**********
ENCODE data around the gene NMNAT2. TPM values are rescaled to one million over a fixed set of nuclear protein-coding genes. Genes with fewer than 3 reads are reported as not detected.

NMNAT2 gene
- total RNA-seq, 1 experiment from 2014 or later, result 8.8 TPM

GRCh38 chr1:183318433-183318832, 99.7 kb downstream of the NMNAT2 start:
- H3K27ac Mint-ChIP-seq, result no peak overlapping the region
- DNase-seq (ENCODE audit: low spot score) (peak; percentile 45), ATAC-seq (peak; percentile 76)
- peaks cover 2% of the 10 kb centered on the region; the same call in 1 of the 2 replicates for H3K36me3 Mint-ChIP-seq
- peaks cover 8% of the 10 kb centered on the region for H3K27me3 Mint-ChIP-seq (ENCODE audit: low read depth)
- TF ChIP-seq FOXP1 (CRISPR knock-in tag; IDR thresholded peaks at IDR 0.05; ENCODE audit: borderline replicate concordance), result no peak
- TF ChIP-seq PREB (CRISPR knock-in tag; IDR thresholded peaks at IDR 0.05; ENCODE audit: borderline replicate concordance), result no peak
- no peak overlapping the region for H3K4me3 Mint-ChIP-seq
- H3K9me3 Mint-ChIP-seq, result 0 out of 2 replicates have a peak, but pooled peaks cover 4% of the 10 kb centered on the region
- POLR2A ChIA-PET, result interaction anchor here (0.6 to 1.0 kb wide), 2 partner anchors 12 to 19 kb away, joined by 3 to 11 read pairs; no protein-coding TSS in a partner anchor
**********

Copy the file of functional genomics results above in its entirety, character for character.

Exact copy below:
ENCODE data around the gene NMNAT2. TPM values are rescaled to one million over a fixed set of nuclear protein-coding genes. Genes with fewer than 3 reads are reported as not detected.

NMNAT2 gene
- total RNA-seq, 1 experiment from 2014 or later, result 8.8 TPM

GRCh38 chr1:183318433-183318832, 99.7 kb downstream of the NMNAT2 start:
- H3K27ac Mint-ChIP-seq, result no peak overlapping the region
- DNase-seq (ENCODE audit: low spot score) (peak; percentile 45), ATAC-seq (peak; percentile 76)
- peaks cover 2% of the 10 kb centered on the region; the same call in 1 of the 2 replicates for H3K36me3 Mint-ChIP-seq
- peaks cover 8% of the 10 kb centered on the region for H3K27me3 Mint-ChIP-seq (ENCODE audit: low read depth)
- TF ChIP-seq FOXP1 (CRISPR knock-in tag; IDR thresholded peaks at IDR 0.05; ENCODE audit: borderline replicate concordance), result no peak
- TF ChIP-seq PREB (CRISPR knock-in tag; IDR thresholded peaks at IDR 0.05; ENCODE audit: borderline replicate concordance), result no peak
- no peak overlapping the region for H3K4me3 Mint-ChIP-seq
- H3K9me3 Mint-ChIP-seq, result 0 out of 2 replicates have a peak, but pooled peaks cover 4% of the 10 kb centered on the region
- POLR2A ChIA-PET, result interaction anchor here (0.6 to 1.0 kb wide), 2 partner anchors 12 to 19 kb away, joined by 3 to 11 read pairs; no protein-coding TSS in a partner anchor